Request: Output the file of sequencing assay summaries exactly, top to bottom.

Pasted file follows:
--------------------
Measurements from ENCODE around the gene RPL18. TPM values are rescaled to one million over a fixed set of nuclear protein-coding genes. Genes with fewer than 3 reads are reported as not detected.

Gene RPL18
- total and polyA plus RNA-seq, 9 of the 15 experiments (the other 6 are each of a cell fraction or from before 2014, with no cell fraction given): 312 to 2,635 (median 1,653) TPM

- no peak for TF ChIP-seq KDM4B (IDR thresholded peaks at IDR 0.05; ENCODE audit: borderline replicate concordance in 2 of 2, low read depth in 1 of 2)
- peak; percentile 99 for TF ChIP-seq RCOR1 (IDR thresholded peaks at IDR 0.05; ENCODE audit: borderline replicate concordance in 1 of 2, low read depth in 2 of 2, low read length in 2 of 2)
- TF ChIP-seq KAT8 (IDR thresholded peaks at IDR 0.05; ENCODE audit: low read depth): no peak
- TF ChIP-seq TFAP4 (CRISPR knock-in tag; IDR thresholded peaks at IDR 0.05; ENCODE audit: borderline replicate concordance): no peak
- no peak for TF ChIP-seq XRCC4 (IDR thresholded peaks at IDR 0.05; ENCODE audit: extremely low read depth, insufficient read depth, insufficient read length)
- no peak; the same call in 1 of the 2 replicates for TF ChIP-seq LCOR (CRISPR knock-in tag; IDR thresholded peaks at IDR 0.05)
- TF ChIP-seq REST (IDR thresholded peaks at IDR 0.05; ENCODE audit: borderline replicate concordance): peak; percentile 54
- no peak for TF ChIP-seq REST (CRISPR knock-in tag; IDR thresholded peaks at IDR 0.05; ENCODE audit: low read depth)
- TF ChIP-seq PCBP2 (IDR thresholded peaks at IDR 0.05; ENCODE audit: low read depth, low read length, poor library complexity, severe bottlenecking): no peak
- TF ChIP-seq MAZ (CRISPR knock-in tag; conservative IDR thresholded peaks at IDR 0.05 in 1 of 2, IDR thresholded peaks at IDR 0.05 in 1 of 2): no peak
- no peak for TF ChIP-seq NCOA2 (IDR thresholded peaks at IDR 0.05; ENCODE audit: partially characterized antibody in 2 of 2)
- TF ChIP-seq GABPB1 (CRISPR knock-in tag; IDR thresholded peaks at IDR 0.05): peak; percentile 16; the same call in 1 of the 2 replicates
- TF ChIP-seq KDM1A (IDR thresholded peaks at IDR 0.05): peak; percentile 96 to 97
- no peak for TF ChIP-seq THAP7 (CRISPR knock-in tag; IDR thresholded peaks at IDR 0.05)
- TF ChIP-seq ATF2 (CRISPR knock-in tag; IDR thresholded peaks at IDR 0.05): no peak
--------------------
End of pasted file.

Measurements from ENCODE around the gene RPL18. TPM values are rescaled to one million over a fixed set of nuclear protein-coding genes. Genes with fewer than 3 reads are reported as not detected.

Gene RPL18
- total and polyA plus RNA-seq, 9 of the 15 experiments (the other 6 are each of a cell fraction or from before 2014, with no cell fraction given): 312 to 2,635 (median 1,653) TPM

- no peak for TF ChIP-seq KDM4B (IDR thresholded peaks at IDR 0.05; ENCODE audit: borderline replicate concordance in 2 of 2, low read depth in 1 of 2)
- peak; percentile 99 for TF ChIP-seq RCOR1 (IDR thresholded peaks at IDR 0.05; ENCODE audit: borderline replicate concordance in 1 of 2, low read depth in 2 of 2, low read length in 2 of 2)
- TF ChIP-seq KAT8 (IDR thresholded peaks at IDR 0.05; ENCODE audit: low read depth): no peak
- TF ChIP-seq TFAP4 (CRISPR knock-in tag; IDR thresholded peaks at IDR 0.05; ENCODE audit: borderline replicate concordance): no peak
- no peak for TF ChIP-seq XRCC4 (IDR thresholded peaks at IDR 0.05; ENCODE audit: extremely low read depth, insufficient read depth, insufficient read length)
- no peak; the same call in 1 of the 2 replicates for TF ChIP-seq LCOR (CRISPR knock-in tag; IDR thresholded peaks at IDR 0.05)
- TF ChIP-seq REST (IDR thresholded peaks at IDR 0.05; ENCODE audit: borderline replicate concordance): peak; percentile 54
- no peak for TF ChIP-seq REST (CRISPR knock-in tag; IDR thresholded peaks at IDR 0.05; ENCODE audit: low read depth)
- TF ChIP-seq PCBP2 (IDR thresholded peaks at IDR 0.05; ENCODE audit: low read depth, low read length, poor library complexity, severe bottlenecking): no peak
- TF ChIP-seq MAZ (CRISPR knock-in tag; conservative IDR thresholded peaks at IDR 0.05 in 1 of 2, IDR thresholded peaks at IDR 0.05 in 1 of 2): no peak
- no peak for TF ChIP-seq NCOA2 (IDR thresholded peaks at IDR 0.05; ENCODE audit: partially characterized antibody in 2 of 2)
- TF ChIP-seq GABPB1 (CRISPR knock-in tag; IDR thresholded peaks at IDR 0.05): peak; percentile 16; the same call in 1 of the 2 replicates
- TF ChIP-seq KDM1A (IDR thresholded peaks at IDR 0.05): peak; percentile 96 to 97
- no peak for TF ChIP-seq THAP7 (CRISPR knock-in tag; IDR thresholded peaks at IDR 0.05)
- TF ChIP-seq ATF2 (CRISPR knock-in tag; IDR thresholded peaks at IDR 0.05): no peak